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Brace Your Checkbooks: Intiman Announces New Summer Festival
Today Intiman Theater announced big plans to relaunch its 40th season.
Actually, the theater just launched a pledge-drive in disguise.
The Intiman still has an unclear amount of debt to pay off (the Seattle Times reports it’s around a million). So the board has decided not to spend nor budget anything for future productions without raising those funds in advance. (Good call, dudes.)
But –proven by Intiman’s last, last-ditch fundraising efforts –inspiring big-fat-check-writing ain’t easy when all you have is bad news to report.
In a sense, the theater is in the same position as every broke artist who ever launched a Kickstarter campaign: you tease the potential of the concept by way of a clever video, ask your friends to give – and then pray like hell enough pledges come before the deadline. If not – no money exchanges hands. It’s all or nothing.
So it goes with Intiman this time around. After telling subscribers they wouldn’t be receiving refunds for the cancelled season, the Intiman can’t afford another mulligan.
The buzz of this new plan centers around a four-play festival that coincides with the Next 50 celebrations planned at Seattle Center for the golden anniversary of the World’s Fair.
The summer fete will have a million dollar budget, only 20 percent of which has been raised so far.
It's an exciting, collaborative concept. If Intiman could earn 100,000 dollars for every artist named in the press release, the project would be set.
The festival is being curated by a mixture of local performance veterans, emerging theater talents (several connected to the local avant-garde troupe Washington Ensemble Theater) and a few odd ducks that round out an embrace of both dance and academic theater.
Here’s the list:
- Donald Byrd (choreographer, director)
- Valerie Curtis-Newton (director, educator)
- Sheila Daniels (director)
- Nick Garrison (actor)
- Jose Gonzales (actor, musician)
- Yussef el Guindi (playwright)
- Marya Sea Kaminski (actor, writer, educator)
- Etta Lillienthal and Ben Zamora (visual and performance design team)
- Allison Narver (director)
- Michael Place (actor, director, producer)
- Queer Teen Ensemble Theatre (local theater program for LGBTQ youth)
- Dan Savage (director, writer, activist)
- Tommy Smith (playwright)
- Olivier Wevers (choreographer)
- Richard E.T. White (director, educator)
- Robertson Witmer and the band "Awesome" (sound designer, band)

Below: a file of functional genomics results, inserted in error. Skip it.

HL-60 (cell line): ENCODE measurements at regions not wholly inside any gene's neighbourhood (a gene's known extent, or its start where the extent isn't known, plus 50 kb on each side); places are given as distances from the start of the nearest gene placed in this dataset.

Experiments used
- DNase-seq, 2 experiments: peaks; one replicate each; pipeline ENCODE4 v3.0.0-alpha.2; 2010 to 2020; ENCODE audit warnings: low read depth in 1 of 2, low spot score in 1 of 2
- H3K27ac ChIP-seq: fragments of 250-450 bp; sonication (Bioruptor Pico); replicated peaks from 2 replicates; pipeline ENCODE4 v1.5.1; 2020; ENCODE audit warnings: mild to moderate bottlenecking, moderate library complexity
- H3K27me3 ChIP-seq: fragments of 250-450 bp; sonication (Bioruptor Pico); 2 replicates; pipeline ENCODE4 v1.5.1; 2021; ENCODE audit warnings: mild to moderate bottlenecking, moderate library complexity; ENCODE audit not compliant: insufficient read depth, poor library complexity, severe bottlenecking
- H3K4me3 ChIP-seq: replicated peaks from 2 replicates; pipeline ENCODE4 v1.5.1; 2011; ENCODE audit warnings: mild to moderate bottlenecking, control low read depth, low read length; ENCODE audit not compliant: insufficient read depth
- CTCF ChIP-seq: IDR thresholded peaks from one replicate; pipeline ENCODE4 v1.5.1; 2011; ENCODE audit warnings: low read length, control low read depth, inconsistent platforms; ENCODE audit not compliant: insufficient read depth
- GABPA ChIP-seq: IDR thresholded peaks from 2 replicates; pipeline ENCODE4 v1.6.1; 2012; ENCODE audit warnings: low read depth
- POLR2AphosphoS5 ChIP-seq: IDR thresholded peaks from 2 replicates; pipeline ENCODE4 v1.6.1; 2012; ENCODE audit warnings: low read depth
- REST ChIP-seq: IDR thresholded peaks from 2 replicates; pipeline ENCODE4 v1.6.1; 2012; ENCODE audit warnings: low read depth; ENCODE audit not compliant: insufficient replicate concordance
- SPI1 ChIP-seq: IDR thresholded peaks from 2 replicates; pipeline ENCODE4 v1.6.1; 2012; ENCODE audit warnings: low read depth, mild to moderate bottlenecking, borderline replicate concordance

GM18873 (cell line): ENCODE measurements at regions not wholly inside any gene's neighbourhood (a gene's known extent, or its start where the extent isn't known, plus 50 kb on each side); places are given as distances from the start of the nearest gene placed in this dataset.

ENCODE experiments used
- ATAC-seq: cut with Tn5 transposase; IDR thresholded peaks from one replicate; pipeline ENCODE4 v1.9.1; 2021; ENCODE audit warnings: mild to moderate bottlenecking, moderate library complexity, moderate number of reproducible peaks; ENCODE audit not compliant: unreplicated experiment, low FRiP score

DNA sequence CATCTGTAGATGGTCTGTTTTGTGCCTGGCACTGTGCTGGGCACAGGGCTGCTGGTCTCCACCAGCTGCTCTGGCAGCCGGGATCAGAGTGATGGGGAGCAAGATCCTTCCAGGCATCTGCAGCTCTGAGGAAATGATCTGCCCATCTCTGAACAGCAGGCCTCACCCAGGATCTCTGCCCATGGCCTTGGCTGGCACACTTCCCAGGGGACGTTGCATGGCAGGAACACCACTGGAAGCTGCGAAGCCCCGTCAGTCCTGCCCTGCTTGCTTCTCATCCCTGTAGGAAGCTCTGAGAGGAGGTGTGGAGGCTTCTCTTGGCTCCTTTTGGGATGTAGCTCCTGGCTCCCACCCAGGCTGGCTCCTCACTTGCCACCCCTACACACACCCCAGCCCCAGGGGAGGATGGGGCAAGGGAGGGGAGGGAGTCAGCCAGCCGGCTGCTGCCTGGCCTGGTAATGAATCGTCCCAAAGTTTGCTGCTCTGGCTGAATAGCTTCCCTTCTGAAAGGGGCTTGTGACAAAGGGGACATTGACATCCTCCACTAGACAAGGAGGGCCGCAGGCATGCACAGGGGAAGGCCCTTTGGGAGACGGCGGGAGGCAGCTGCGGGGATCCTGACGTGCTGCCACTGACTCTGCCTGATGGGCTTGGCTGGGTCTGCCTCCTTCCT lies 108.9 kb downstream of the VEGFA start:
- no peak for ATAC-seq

- Jen Zeyl (designer)
Among this list, several established companies are represented, as are many successful productions and a few household names.
Basically, it's safety in numbers.
By borrowing a little bit of many co-conspirators’ credibility, new artistic director Andrew Russell (he directed the regrettable play The Thin Place in 2010) is wisely attempting to inspire confidence in future donors, in spite of the the theater's reputation.
That strategy—or maybe the too-many-cooks-in-kitchen syndrome—explains the bizarre lineup being considered for the festival.
From the press release:
- a vibrant production of Shakespeare's Romeo and Juliet, adapted to the Palestinian-Israeli conflict directed by Allison Narver; [Ed's note: Seriously? For a celebratory summer festival?]
- Henrik Ibsen's Hedda Gabler, which bursts open in dance, directed by Andrew Russell and choreographed by Olivier Wevers, starring Marya Sea Kaminski;
- a new outlandish production conceived by Dan Savage; and,
- Valerie Curtis-Newton directing a play in two acts split between the studio theater and courtyard.
The classics, I guess, acknowledge the interests of Intiman’s former subscriber base. (Those subscribers previously denied a refund for their season tickets will receive free tickets to the festival, by the way.)
It also compensates where Intiman was lacking in the past: by employing 12 local actors to perform all roles in all four plays. (Hooray local jobs!)
But I cringe at the desperate "everything for anybody" pleas written between the lines of this lineup:
These aren’t your boring every day plays, we promise! They are…old plays with a new political spin on them! And… they are, uh, a play that is staged inside and outside! Also, we have “The Something-shocking-Dan-Savage-said Monologues.”
And dancing. Don't forget dancing.
Whatever you say, Intiman. I'm sure it will be entertaining.
Next time, maybe use the resources you have a little better.
Start with an inspiring, artist-made video - a la the Kickstarter method.
The Martin Luther-style documents nailed to the front of your website are starting to get depressing. I read whatever is posted there - and can't help picturing the musicians on the Titanic, playing dutifully to the end.